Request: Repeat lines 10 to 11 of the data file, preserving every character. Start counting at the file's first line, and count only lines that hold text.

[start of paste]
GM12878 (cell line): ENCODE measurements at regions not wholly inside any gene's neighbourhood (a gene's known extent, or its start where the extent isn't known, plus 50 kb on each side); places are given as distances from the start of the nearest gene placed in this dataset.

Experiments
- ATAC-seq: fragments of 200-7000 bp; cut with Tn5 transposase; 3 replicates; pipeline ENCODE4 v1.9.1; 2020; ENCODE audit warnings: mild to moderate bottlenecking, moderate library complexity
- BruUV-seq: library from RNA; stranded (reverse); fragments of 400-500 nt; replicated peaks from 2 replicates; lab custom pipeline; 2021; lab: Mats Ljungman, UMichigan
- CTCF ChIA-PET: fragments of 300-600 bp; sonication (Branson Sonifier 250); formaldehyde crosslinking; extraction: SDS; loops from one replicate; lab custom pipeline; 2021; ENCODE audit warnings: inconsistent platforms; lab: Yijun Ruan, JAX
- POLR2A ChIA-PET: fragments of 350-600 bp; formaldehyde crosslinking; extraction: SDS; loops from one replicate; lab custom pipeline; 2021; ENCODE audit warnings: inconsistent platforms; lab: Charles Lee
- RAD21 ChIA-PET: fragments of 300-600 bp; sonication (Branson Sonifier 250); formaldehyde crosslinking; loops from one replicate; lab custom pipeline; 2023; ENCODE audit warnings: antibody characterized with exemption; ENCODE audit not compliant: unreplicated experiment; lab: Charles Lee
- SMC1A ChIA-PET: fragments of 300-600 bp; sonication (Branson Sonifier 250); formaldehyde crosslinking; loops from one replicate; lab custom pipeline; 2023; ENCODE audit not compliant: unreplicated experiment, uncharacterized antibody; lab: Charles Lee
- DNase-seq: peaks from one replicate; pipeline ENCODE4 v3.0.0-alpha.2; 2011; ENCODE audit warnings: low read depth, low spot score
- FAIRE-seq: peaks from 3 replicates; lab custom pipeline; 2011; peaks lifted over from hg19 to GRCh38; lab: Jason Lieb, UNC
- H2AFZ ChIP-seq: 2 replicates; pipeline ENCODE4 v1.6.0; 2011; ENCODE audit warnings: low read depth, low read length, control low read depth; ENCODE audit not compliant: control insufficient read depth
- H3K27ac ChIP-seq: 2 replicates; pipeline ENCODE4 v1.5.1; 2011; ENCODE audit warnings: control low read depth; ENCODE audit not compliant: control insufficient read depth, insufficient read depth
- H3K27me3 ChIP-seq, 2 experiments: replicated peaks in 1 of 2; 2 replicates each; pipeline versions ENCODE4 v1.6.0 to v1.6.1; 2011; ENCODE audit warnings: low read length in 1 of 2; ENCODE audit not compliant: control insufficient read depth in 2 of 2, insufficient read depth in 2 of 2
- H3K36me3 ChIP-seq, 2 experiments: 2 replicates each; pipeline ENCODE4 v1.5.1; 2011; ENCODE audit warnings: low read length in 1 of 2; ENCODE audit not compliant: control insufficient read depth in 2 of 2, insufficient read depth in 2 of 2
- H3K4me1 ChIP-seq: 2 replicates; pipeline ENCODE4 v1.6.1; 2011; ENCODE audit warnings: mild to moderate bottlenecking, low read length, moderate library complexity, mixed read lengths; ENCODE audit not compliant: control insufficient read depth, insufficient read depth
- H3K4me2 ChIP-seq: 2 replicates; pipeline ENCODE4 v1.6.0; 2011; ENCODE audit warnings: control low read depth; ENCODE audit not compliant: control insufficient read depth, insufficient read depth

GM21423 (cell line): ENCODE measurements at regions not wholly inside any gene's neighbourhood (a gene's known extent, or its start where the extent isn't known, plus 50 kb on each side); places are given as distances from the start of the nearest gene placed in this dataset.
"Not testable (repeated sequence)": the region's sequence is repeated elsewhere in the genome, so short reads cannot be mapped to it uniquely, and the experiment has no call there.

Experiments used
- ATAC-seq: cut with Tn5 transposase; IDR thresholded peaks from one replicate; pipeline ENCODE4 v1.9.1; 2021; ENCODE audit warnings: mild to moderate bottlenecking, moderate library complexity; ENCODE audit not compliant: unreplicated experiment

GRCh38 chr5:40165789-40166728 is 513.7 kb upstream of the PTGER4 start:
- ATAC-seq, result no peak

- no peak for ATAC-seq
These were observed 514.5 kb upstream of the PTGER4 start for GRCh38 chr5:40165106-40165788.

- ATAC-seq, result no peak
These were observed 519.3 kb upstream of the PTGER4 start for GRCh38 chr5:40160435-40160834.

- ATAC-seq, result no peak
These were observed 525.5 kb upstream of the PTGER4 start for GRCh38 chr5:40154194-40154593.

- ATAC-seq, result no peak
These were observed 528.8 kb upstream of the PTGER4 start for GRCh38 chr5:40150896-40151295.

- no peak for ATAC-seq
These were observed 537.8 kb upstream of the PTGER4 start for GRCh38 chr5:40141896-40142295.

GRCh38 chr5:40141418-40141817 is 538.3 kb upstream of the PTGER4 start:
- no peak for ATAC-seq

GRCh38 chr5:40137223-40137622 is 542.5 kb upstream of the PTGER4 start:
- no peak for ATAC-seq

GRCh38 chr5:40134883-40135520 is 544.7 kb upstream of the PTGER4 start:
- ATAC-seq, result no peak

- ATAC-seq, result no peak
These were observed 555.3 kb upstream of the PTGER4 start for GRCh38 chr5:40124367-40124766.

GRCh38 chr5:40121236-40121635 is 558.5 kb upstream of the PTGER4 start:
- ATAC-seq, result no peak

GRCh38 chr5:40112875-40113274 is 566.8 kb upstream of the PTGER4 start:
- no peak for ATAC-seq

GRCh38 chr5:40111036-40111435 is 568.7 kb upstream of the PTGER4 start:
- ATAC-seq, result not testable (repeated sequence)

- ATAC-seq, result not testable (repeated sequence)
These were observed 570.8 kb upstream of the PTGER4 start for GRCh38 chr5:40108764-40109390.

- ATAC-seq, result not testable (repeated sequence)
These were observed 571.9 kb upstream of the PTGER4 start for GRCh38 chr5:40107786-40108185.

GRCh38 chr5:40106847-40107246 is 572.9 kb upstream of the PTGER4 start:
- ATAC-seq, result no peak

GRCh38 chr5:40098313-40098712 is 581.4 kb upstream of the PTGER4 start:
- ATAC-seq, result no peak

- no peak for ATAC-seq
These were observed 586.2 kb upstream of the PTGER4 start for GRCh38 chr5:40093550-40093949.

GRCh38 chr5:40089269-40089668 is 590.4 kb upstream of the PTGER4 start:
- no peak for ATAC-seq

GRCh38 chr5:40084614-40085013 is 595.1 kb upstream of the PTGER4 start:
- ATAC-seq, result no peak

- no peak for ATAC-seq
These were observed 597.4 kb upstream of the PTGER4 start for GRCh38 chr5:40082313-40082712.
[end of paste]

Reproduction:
- FAIRE-seq: peaks from 3 replicates; lab custom pipeline; 2011; peaks lifted over from hg19 to GRCh38; lab: Jason Lieb, UNC
- H2AFZ ChIP-seq: 2 replicates; pipeline ENCODE4 v1.6.0; 2011; ENCODE audit warnings: low read depth, low read length, control low read depth; ENCODE audit not compliant: control insufficient read depth